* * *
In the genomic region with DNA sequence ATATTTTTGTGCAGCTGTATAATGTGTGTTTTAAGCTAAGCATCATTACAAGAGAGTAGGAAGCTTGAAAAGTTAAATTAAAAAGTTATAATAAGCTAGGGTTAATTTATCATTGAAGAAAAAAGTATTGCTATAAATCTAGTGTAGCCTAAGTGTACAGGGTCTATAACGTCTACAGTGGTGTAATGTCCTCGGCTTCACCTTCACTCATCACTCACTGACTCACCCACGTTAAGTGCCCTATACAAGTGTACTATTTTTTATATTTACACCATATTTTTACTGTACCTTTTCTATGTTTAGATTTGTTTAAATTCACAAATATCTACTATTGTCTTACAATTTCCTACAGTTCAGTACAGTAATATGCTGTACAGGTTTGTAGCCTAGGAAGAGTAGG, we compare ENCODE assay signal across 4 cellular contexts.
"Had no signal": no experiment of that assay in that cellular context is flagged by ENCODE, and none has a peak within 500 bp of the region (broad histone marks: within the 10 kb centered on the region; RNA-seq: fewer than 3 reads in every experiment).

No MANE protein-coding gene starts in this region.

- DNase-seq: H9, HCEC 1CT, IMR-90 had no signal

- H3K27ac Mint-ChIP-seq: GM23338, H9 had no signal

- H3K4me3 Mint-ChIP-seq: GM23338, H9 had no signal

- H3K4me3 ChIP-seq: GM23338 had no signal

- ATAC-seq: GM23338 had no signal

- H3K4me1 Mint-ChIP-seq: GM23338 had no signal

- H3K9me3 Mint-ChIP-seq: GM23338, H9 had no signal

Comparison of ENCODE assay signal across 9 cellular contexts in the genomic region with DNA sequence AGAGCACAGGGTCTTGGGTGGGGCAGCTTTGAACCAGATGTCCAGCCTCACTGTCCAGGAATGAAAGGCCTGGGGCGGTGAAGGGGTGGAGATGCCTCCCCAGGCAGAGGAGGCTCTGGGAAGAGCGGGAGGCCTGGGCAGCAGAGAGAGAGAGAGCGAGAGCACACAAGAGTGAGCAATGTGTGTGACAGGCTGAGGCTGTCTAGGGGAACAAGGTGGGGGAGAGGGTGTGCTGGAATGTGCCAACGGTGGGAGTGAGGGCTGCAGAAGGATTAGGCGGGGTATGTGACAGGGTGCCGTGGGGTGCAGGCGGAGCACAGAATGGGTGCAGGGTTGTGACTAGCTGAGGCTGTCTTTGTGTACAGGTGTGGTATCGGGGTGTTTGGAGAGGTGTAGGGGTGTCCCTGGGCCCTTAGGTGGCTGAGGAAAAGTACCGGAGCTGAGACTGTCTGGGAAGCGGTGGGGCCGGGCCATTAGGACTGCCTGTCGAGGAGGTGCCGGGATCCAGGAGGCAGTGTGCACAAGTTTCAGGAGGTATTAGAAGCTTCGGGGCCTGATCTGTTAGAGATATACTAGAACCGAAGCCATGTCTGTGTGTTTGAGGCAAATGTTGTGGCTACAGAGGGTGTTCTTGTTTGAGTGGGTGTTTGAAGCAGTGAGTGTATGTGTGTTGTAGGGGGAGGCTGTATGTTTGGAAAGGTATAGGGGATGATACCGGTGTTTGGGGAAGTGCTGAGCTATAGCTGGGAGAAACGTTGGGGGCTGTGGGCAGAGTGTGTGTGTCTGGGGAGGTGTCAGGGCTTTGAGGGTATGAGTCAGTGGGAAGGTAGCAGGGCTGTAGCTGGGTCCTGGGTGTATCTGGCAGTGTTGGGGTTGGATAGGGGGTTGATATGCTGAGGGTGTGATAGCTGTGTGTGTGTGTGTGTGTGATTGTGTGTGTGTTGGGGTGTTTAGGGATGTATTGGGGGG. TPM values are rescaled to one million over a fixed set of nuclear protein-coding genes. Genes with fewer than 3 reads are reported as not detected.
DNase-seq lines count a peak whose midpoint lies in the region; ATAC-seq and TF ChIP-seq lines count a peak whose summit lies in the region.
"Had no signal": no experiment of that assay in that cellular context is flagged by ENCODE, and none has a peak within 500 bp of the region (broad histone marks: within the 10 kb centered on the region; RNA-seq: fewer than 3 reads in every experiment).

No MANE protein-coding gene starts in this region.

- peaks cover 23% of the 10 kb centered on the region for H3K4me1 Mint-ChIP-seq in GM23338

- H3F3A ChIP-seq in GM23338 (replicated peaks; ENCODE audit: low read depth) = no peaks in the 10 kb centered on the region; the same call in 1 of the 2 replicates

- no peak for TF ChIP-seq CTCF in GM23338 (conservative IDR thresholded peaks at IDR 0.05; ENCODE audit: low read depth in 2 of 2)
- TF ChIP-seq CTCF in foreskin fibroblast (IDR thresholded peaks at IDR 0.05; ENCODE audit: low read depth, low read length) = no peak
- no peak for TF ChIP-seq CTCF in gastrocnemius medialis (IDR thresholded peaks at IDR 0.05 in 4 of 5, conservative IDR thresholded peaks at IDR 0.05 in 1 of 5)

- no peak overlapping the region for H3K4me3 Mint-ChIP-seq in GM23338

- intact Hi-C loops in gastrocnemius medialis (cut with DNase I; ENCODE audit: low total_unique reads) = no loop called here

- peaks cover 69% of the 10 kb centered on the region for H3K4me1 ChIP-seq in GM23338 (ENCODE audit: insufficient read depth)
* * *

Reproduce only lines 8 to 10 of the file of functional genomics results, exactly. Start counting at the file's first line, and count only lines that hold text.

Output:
- ATAC-seq: GM23338 had no signal

- H3K4me1 Mint-ChIP-seq: GM23338 had no signal

- H3K9me3 Mint-ChIP-seq: GM23338, H9 had no signal